Kids in Museums has published a new report on how families with children view museum shops and what aspects could be improved for this audience. One aspect is affordability: two thirds of families say that the shop is an important part of a museum visit, but 76% said that they were only sometimes or rarely affordable. Favourite requests were pocket money priced toys (£3-£5), children’s books and art and craft supplies. However, some were also concerned about sustainability and the amount of plastic in products aimed at children – Manchester Museum is among those leading the way with a fair trade and planet-friendly offer. Sensory toys are important to SEND families in particular, and there were also calls for gender-neutral toys. Retaining cash payments is also important to families without bank cards, as well as enabling children to do simple maths and learning shopping skills. Kids in Museums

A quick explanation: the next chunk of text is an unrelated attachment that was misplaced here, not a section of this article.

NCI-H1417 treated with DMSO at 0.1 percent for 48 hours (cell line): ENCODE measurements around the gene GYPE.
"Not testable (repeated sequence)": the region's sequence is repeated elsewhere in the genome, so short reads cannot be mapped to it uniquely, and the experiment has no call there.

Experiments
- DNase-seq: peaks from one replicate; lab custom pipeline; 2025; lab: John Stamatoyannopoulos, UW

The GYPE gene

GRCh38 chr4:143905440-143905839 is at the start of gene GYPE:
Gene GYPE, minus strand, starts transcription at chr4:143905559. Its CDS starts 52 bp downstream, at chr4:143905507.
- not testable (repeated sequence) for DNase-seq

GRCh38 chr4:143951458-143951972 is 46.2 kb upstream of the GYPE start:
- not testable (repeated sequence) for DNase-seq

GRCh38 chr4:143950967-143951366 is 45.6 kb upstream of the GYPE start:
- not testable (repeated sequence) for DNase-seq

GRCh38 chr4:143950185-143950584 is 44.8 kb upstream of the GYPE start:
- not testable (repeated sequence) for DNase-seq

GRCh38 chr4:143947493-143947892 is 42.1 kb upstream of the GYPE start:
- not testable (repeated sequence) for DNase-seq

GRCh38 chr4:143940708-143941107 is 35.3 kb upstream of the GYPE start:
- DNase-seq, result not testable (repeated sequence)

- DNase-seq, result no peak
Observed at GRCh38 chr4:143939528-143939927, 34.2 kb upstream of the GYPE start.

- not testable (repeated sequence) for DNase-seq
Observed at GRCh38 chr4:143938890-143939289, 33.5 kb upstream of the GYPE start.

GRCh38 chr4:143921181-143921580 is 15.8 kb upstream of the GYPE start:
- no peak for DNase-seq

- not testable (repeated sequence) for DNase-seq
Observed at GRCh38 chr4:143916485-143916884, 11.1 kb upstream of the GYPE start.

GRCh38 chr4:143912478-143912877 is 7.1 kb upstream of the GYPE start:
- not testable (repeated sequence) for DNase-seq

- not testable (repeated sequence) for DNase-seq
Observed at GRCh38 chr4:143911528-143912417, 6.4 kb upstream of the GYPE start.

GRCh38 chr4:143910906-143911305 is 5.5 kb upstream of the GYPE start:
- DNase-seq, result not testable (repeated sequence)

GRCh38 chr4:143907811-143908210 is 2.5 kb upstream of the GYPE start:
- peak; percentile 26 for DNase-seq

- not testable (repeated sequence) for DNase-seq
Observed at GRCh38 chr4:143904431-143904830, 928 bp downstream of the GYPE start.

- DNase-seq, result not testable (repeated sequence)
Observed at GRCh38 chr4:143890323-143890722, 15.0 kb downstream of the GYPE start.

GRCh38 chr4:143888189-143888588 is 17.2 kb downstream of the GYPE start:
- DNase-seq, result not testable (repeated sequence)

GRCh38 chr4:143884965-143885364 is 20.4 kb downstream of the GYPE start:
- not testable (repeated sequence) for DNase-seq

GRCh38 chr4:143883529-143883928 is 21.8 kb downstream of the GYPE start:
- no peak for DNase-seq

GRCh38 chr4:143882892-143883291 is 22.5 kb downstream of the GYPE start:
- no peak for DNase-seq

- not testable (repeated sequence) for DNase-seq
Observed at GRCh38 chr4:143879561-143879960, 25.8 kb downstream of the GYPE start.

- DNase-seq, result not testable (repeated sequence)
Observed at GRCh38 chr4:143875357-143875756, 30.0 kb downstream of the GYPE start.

New Curriculum for Wales offers opportunities for museums and heritage sites
In 2022, the Welsh Government is rolling out a new Curriculum for Wales to primary and secondary schools, focused on skills development and sophistication of understanding, creativity and a sense of belonging, rather than covering an ever-growing body of content. The museum education charity GEM has been funded to provide training and support to Welsh museums to create useful learning opportunities within the new structure. The curriculum is built around four purposes, creating: ambitious, capable young people able to learn throughout their lives; enterprising, creative contributors at work; ethical, informed citizens and healthy, confident individuals. GEM (Welsh/English), Education Wales (introduction to the new curriculum)